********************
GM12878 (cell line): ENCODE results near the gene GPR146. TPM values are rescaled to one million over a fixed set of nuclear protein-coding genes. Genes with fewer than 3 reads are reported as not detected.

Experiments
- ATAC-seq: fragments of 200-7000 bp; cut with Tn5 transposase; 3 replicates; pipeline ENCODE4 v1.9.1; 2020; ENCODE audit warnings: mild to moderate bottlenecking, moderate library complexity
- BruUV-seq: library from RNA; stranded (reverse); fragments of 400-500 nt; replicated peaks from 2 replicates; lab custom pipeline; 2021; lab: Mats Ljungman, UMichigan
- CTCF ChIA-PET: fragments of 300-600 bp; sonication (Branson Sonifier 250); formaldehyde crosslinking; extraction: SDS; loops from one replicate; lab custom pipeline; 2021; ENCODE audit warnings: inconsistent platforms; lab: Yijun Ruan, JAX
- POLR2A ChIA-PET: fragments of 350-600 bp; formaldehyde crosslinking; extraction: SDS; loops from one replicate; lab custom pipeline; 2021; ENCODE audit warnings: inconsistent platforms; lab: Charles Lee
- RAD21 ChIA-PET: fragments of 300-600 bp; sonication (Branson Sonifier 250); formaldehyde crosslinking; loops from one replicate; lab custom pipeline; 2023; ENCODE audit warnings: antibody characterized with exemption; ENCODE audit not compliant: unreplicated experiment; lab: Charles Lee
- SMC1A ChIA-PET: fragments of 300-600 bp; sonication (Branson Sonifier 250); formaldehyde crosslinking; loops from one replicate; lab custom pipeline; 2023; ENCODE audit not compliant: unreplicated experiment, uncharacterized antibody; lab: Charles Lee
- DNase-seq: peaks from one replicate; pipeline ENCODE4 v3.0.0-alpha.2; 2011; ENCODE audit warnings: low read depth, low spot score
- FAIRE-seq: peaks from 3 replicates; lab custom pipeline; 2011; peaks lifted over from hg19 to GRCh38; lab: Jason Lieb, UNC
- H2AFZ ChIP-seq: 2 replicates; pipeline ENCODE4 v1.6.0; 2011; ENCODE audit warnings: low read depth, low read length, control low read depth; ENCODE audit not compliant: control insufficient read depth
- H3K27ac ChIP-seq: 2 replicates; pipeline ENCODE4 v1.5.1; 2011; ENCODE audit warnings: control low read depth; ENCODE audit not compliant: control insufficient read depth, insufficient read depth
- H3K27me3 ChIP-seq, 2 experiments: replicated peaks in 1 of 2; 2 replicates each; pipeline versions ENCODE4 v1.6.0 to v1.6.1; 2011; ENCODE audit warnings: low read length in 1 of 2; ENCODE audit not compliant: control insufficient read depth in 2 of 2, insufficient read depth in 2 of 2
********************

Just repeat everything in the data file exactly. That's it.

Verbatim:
GM12878 (cell line): ENCODE results near the gene GPR146. TPM values are rescaled to one million over a fixed set of nuclear protein-coding genes. Genes with fewer than 3 reads are reported as not detected.

Experiments
- ATAC-seq: fragments of 200-7000 bp; cut with Tn5 transposase; 3 replicates; pipeline ENCODE4 v1.9.1; 2020; ENCODE audit warnings: mild to moderate bottlenecking, moderate library complexity
- BruUV-seq: library from RNA; stranded (reverse); fragments of 400-500 nt; replicated peaks from 2 replicates; lab custom pipeline; 2021; lab: Mats Ljungman, UMichigan
- CTCF ChIA-PET: fragments of 300-600 bp; sonication (Branson Sonifier 250); formaldehyde crosslinking; extraction: SDS; loops from one replicate; lab custom pipeline; 2021; ENCODE audit warnings: inconsistent platforms; lab: Yijun Ruan, JAX
- POLR2A ChIA-PET: fragments of 350-600 bp; formaldehyde crosslinking; extraction: SDS; loops from one replicate; lab custom pipeline; 2021; ENCODE audit warnings: inconsistent platforms; lab: Charles Lee
- RAD21 ChIA-PET: fragments of 300-600 bp; sonication (Branson Sonifier 250); formaldehyde crosslinking; loops from one replicate; lab custom pipeline; 2023; ENCODE audit warnings: antibody characterized with exemption; ENCODE audit not compliant: unreplicated experiment; lab: Charles Lee
- SMC1A ChIA-PET: fragments of 300-600 bp; sonication (Branson Sonifier 250); formaldehyde crosslinking; loops from one replicate; lab custom pipeline; 2023; ENCODE audit not compliant: unreplicated experiment, uncharacterized antibody; lab: Charles Lee
- DNase-seq: peaks from one replicate; pipeline ENCODE4 v3.0.0-alpha.2; 2011; ENCODE audit warnings: low read depth, low spot score
- FAIRE-seq: peaks from 3 replicates; lab custom pipeline; 2011; peaks lifted over from hg19 to GRCh38; lab: Jason Lieb, UNC
- H2AFZ ChIP-seq: 2 replicates; pipeline ENCODE4 v1.6.0; 2011; ENCODE audit warnings: low read depth, low read length, control low read depth; ENCODE audit not compliant: control insufficient read depth
- H3K27ac ChIP-seq: 2 replicates; pipeline ENCODE4 v1.5.1; 2011; ENCODE audit warnings: control low read depth; ENCODE audit not compliant: control insufficient read depth, insufficient read depth
- H3K27me3 ChIP-seq, 2 experiments: replicated peaks in 1 of 2; 2 replicates each; pipeline versions ENCODE4 v1.6.0 to v1.6.1; 2011; ENCODE audit warnings: low read length in 1 of 2; ENCODE audit not compliant: control insufficient read depth in 2 of 2, insufficient read depth in 2 of 2